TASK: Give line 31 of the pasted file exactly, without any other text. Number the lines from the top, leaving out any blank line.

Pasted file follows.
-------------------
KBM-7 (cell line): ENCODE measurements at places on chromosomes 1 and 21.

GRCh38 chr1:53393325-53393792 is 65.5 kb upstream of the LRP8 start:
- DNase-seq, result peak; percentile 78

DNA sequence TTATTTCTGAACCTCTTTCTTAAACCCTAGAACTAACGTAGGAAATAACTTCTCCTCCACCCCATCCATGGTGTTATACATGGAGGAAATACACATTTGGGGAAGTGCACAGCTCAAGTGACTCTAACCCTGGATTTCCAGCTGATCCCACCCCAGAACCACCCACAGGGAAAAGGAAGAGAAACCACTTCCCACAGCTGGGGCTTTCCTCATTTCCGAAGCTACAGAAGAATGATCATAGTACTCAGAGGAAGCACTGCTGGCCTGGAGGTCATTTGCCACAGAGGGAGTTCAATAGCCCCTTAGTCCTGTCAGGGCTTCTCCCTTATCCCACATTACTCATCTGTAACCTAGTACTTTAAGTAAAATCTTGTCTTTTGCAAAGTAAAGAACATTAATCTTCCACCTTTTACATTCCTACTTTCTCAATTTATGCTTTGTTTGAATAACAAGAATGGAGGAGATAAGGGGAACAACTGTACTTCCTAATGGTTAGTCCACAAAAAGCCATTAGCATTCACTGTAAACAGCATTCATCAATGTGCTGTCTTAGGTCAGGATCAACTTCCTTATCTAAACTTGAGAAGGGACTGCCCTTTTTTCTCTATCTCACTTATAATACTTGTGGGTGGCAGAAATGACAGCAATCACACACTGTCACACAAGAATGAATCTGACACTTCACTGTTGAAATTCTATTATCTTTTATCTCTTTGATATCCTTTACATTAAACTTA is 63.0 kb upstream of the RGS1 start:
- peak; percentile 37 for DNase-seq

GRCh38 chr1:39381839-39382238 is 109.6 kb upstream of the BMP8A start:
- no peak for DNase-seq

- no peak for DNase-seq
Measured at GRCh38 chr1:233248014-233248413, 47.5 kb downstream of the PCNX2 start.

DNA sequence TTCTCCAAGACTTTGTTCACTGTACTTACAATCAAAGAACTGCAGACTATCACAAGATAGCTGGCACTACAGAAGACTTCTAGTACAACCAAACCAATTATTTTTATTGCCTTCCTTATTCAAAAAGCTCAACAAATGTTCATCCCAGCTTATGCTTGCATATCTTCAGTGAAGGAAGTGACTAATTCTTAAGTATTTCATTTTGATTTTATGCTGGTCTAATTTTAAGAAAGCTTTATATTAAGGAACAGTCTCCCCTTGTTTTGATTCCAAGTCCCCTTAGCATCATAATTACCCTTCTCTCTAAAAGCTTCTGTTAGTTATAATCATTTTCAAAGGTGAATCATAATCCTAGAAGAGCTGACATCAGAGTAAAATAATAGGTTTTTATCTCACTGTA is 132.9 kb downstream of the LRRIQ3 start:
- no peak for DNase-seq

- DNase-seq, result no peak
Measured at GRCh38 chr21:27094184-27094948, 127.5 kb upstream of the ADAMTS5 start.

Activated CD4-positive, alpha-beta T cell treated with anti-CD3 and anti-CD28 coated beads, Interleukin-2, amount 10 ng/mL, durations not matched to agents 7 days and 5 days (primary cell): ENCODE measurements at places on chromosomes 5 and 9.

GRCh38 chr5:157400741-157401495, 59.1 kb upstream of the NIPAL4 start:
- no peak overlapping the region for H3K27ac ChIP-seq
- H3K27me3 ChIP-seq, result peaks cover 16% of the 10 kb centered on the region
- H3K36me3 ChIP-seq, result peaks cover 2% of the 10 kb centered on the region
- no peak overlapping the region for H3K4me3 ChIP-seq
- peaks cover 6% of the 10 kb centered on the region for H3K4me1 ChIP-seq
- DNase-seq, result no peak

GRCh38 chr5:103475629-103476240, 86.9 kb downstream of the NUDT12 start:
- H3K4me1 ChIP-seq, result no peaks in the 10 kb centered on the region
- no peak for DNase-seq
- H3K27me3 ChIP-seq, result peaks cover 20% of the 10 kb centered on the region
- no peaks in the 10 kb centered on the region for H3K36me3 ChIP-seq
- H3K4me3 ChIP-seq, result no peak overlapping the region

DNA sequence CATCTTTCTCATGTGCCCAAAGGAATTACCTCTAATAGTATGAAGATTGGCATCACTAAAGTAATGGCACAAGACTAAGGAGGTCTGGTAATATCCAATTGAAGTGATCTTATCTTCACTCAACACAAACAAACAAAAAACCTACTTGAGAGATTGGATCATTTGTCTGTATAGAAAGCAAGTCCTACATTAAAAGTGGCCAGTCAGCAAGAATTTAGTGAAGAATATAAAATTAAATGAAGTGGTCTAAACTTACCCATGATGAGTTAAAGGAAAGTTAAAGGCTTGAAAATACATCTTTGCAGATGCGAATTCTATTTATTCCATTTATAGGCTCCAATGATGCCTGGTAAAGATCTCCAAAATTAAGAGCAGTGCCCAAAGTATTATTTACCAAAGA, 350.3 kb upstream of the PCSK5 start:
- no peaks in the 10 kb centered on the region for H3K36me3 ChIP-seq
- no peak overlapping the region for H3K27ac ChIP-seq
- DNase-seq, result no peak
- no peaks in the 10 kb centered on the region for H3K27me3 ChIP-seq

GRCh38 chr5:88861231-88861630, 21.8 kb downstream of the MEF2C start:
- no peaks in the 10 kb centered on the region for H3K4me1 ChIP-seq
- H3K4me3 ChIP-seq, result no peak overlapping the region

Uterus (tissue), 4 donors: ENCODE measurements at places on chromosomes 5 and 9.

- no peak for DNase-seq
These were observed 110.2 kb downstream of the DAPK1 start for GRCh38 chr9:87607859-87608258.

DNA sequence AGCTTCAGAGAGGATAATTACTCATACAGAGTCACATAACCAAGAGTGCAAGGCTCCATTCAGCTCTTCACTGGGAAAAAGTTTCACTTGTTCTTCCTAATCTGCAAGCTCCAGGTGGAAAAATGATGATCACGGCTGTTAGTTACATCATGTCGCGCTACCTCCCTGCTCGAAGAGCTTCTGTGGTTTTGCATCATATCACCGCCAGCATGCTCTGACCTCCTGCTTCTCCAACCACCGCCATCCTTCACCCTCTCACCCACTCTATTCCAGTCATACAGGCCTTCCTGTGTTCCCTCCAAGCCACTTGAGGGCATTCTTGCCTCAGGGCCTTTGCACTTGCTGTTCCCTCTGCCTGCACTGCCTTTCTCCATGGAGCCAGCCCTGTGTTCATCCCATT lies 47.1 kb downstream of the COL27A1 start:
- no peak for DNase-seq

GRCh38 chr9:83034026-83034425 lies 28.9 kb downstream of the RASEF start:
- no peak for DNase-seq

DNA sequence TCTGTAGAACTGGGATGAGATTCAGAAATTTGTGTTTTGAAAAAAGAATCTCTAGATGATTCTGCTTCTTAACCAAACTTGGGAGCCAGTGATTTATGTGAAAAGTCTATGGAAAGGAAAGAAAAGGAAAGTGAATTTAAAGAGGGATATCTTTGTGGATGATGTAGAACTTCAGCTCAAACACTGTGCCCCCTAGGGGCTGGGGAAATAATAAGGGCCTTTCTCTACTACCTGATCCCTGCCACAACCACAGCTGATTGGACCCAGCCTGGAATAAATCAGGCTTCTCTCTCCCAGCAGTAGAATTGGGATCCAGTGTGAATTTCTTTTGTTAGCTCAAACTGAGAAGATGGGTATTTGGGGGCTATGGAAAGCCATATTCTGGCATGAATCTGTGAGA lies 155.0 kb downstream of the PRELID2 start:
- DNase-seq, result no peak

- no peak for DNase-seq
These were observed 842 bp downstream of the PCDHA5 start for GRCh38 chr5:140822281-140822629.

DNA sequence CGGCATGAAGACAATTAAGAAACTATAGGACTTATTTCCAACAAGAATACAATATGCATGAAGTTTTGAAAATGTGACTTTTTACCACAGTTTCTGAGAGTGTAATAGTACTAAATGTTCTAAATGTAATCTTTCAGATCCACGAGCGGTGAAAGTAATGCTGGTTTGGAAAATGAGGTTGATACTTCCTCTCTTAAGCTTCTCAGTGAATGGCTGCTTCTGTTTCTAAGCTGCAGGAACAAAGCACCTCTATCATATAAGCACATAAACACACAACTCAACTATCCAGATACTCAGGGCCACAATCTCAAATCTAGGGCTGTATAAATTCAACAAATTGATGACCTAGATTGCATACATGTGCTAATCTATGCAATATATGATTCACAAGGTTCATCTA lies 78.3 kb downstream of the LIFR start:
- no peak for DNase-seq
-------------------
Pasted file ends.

- DNase-seq, result no peak